Conclusion– Probiotic foods and drinks have been a part of human culture since the beginning of recorded history and beyond. Since there are no harmful side effects, and a myriad of benefits, does it not make sense to add probiotics to your daily diet? Especially since it costs a mere pennies to get started making water kefir, or other probiotic beverages and foods. Order Water Kefir Grains (buy grains one time and they will last a lifetime!)
- Antioxidative Activities of Kefir
- Probiotic supplementation affects markers of intestinal barrier, oxidation, and inflammation in trained men; a randomized, double-blinded, placebo-controlled trial
- Probiotics a Potential Treatment for Mental Illness
- Protective role of probiotics and prebiotics in colon cancer
- Kefir extracts suppress in vitro proliferation of estrogen-dependent human breast cancer cells but not normal mammary epithelial cells.
- Microbiota Modulate Behavioral and Physiological Abnormalities Associated with Neurodevelopmental Disorders
- Hypocholesterolaemic effect of a new fermented milk product in healthy middle-aged men.
- Effects of Lactobacillus kefiranofaciens M1 isolated from kefir grains on enterohemorrhagic Escherichia coli infection using mouse and intestinal cell models.
- Gut Microbiota and Its Possible Relationship With Obesity
- The effect of kefir consumption on human immune system: a cytokine study
- Biodegradation of chlorpyrifos by lactic acid bacteria during kimchi fermentation
- Probiotics as an adjuvant to detoxification protocols
What Is The Difference?
People often ask whether they should buy kefir products in Canada at the local grocery store. My answer is always, "It depends."
The best kefir is the one you have and drink. So the first criteria is often simply to know whether you will take the time to care for the kefir culture, or if ready-made is better. Don't get me wrong, it is not a lot of work to keep a milk kefir starter healthy, but it does require a daily milk change, and some stirring. Not much work, but still more than some people are willing to take on.
If you do have 5 minutes a day to care for a milk kefir culture, then milk kefir grains will be a very worthwhile investment for your health. You may have heard that home made kefir milk is better for you than store bought milk kefir. Or you might just assume it is better without knowing why.
Store bought milk kefir is factory made using a very few specific bacteria strains. In fact it is more similar to yogurt than it is to authentic kefir milk made from heirloom milk kefir grains. Foods sold in the store need to be standardized. It is important for manufacturers to produce a consistent product. They limit the numbers of bacteria, and inhibit their growth. They also completely leave out the beneficial yeasts that are in the products. All of this is to provide consistency, but also to prevent bacterial activity from causing enough gas that the container will explode.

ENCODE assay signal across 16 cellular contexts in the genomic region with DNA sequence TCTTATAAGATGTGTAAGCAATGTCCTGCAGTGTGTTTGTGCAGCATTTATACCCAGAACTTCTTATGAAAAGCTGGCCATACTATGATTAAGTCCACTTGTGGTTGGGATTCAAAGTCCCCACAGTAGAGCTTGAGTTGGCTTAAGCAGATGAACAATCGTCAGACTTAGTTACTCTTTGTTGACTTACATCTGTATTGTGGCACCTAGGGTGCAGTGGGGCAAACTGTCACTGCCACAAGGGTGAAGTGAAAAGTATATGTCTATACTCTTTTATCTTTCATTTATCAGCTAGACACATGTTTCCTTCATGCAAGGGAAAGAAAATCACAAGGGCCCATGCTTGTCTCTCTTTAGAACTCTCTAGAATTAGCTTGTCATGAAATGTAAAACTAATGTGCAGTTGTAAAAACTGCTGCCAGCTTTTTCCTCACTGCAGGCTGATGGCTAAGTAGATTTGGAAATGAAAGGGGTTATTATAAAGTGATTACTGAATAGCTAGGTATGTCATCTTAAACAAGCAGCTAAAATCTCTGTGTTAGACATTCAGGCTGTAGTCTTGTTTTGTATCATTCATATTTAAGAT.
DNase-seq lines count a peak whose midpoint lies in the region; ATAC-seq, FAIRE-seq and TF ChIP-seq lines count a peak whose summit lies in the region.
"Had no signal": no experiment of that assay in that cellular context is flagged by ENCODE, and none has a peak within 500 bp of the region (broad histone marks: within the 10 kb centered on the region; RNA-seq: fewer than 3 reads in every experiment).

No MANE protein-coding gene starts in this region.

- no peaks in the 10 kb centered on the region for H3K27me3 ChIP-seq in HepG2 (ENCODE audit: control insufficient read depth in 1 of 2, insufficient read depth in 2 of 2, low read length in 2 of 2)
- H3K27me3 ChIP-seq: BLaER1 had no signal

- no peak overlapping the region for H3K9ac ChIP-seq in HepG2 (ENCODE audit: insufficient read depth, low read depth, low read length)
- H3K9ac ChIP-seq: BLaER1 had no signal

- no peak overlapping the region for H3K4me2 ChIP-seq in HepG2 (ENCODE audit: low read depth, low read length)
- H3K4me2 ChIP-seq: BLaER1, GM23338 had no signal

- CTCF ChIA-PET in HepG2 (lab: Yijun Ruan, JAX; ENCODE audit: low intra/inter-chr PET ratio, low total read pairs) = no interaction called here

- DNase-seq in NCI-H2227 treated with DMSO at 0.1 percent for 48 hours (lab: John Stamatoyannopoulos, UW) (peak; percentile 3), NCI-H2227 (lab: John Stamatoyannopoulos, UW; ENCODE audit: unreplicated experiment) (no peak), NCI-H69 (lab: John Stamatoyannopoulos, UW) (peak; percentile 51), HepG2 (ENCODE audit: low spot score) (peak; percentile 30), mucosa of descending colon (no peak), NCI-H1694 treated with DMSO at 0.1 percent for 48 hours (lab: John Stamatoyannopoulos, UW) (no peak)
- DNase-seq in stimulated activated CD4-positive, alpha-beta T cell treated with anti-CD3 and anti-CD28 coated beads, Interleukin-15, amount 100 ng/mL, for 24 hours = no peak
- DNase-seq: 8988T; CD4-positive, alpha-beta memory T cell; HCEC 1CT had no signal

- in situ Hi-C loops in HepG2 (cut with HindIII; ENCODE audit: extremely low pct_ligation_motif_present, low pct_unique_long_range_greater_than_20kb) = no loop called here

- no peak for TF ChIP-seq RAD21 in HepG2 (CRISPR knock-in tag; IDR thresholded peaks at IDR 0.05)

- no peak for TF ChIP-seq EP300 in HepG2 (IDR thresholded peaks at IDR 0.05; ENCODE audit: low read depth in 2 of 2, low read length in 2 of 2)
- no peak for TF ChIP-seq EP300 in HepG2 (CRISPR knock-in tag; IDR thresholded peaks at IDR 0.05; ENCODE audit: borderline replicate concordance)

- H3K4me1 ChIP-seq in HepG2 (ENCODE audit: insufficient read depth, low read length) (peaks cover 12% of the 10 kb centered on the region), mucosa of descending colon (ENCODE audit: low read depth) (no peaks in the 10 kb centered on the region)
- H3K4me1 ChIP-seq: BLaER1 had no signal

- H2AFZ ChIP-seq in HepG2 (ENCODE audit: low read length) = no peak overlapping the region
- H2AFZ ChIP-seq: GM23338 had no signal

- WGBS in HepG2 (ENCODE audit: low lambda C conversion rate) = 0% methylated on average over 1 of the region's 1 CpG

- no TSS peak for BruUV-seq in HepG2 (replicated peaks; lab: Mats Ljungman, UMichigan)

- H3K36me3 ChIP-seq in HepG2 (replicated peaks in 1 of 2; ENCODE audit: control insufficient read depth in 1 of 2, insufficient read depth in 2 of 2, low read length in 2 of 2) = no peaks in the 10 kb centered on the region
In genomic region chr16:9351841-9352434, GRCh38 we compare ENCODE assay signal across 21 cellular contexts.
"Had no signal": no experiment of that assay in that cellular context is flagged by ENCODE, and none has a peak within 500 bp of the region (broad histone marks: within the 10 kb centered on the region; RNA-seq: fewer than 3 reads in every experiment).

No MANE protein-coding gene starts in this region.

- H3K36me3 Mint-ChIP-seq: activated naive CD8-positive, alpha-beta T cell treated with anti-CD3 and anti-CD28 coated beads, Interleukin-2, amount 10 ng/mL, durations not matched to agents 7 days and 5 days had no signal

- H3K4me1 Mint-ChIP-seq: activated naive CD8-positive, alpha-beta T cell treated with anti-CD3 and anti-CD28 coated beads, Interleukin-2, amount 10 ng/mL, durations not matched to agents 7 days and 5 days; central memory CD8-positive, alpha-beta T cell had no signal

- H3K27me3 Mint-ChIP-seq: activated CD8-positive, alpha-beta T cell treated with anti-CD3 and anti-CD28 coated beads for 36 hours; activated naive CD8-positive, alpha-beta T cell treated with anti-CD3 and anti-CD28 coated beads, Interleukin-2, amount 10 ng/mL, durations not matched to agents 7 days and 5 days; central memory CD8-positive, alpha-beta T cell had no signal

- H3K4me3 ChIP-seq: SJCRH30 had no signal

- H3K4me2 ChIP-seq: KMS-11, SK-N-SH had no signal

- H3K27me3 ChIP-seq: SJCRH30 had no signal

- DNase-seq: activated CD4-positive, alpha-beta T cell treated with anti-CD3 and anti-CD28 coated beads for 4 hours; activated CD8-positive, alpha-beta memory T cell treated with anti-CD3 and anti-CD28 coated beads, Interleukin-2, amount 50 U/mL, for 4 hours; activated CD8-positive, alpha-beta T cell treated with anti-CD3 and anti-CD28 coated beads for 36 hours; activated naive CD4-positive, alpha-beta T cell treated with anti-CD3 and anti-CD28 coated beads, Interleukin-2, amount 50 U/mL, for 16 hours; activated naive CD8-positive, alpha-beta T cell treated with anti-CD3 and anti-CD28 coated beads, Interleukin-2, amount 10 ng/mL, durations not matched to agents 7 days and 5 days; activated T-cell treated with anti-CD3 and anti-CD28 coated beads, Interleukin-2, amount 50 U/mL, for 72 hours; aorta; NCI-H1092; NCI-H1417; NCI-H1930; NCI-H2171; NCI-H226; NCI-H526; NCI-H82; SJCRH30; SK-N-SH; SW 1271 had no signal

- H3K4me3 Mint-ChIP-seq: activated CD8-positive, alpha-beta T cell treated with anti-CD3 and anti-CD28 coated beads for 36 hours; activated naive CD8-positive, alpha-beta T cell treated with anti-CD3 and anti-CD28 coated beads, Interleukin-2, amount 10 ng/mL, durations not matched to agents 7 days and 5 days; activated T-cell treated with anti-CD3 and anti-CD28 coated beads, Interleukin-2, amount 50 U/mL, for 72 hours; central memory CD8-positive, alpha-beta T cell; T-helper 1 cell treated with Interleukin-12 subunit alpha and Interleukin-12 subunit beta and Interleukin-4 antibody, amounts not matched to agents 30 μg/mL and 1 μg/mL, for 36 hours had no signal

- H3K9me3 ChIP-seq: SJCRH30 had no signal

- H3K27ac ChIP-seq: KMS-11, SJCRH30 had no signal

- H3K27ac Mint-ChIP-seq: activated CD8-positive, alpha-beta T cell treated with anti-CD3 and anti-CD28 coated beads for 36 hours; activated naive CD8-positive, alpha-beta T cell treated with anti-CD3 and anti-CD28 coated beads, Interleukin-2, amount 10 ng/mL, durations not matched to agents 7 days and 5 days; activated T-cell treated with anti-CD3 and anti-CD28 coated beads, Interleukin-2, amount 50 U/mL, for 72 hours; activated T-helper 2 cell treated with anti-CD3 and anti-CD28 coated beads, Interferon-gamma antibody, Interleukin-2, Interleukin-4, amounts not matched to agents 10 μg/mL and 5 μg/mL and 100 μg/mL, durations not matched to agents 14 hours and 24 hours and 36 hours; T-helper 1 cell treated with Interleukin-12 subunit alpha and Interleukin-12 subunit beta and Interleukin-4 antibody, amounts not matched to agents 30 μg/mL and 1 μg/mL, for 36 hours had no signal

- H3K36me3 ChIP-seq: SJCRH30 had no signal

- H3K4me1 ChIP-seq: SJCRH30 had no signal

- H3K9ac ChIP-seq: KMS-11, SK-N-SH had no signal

When you start making your own kefir, you will appreciate what that means. As bacteria and yeast devour the milk sugars, they put out gases like CO2 that create an effervescent (fizzy) quality. I always make kefir with a loose fitting lid so the gases do not build up. Manufacturers, however, need to properly seal their product. That could be a recipe for disaster.
So here is the breakdown of bacteria and yeast found in traditional kefir milk made from authentic heirloom milk kefir grains like we sell to Canadians on this site.
Homemade Kefir Bacteria and Yeast Breakdown
Bacteria Isolated in Home Made Milk Kefir
Lactobacillus casei subsp. casei
Lactobacillus paracasei subsp.paracase the
Lactobacillus delbrueckii subsp. bulgaricus
kefiranofaciens Lactobacillus subsp.kefiranofaciens
Lactobacillus kefiranofaciens subsp. My kefirgran
Lactobacillus delbrueckii subsp. lactis,
Lactobacillus parakefir the
Lactococcus lactis subsp. cremoris,
Lactococcus lactis subsp. lactis,
Leuconostoc mesenteroides subsp.cremoris,
Leuconostoc mesenteroides subsp.mesenteroides
Fungi Isolated in Home Made Milk Kefir
Dekkera anomala / Brettanomyces anomalus
Candida Friedrich the
Saccharomyces Exiguus Torulopsis Holm
Candida inconspicu A
Kluyveromyces marxianus / Candida kefir
Pichia fermentans / Candida firmetari Candida lamblia by
Issatchenki orientalis / Candida krusei
Debaromyces hansenii / Candida Famatina A
Kluyveromyces lactis has . lactis
to loddera Kluyveromyces
of Yarrowia lypolyti / lypoliti by Candida
Saccharomyces sp nov turicensis
Kefir-specific Yeast Isolated in Home Made Milk Kefir
in Yarrowia lypolyti
Bacteria, Fungi and Yeast Isolated In Store Bought Kefir
Kefir bars Type I (Licaucasicus and
WOW! That is quite a difference right? I don't know which brand was tested. The study I read was in Turkish so I assume it was a Turkish bought kefir product. In Canada, one of the most prominent brands (and my favorite store brand!) is Liberté brand. Their kefir is organic, and quite delicious. You can also choose between effervescent and non-effervescent types. On their site, they state, "Our flat Kefir contains 10 types of bacteria and provides one billion bacteria per serving." (Comparatively, 2 cups of home made kefir can contain as many as 5 TRILLION bacteria!!) source~ SCDiet.net